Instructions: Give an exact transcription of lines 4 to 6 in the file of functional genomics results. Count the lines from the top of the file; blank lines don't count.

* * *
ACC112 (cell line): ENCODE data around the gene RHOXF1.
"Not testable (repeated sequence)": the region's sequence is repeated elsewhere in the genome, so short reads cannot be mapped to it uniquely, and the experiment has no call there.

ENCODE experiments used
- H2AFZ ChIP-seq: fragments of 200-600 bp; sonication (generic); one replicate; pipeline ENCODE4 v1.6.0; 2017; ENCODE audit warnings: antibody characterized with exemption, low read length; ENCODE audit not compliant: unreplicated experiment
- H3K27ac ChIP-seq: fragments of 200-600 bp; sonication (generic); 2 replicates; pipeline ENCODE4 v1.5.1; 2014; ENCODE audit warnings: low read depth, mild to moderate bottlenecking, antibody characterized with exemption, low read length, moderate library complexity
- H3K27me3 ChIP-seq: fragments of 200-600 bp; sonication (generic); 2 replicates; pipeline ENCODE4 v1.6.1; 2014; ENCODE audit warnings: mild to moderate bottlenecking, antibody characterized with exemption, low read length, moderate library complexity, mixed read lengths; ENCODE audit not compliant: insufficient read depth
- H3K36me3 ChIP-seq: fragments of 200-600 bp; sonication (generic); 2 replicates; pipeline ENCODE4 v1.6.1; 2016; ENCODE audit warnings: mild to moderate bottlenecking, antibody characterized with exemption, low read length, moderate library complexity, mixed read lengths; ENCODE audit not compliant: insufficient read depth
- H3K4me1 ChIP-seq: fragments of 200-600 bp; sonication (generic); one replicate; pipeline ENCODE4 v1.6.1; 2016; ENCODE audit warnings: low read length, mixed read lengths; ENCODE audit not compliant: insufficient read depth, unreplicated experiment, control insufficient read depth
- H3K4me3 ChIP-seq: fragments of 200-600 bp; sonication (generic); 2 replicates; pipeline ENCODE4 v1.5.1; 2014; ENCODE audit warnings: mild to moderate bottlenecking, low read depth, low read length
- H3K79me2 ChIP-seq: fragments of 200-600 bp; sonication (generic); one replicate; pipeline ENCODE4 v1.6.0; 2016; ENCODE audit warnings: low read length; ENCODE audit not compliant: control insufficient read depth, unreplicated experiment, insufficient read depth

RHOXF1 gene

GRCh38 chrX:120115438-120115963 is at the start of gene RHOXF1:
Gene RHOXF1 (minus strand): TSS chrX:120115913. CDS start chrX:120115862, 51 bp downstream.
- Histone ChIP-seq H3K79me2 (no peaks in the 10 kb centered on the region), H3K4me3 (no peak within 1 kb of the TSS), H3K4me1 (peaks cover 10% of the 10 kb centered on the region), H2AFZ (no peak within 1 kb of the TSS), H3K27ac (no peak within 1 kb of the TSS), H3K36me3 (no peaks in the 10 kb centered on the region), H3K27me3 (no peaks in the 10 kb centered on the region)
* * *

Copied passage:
- H2AFZ ChIP-seq: fragments of 200-600 bp; sonication (generic); one replicate; pipeline ENCODE4 v1.6.0; 2017; ENCODE audit warnings: antibody characterized with exemption, low read length; ENCODE audit not compliant: unreplicated experiment
- H3K27ac ChIP-seq: fragments of 200-600 bp; sonication (generic); 2 replicates; pipeline ENCODE4 v1.5.1; 2014; ENCODE audit warnings: low read depth, mild to moderate bottlenecking, antibody characterized with exemption, low read length, moderate library complexity
- H3K27me3 ChIP-seq: fragments of 200-600 bp; sonication (generic); 2 replicates; pipeline ENCODE4 v1.6.1; 2014; ENCODE audit warnings: mild to moderate bottlenecking, antibody characterized with exemption, low read length, moderate library complexity, mixed read lengths; ENCODE audit not compliant: insufficient read depth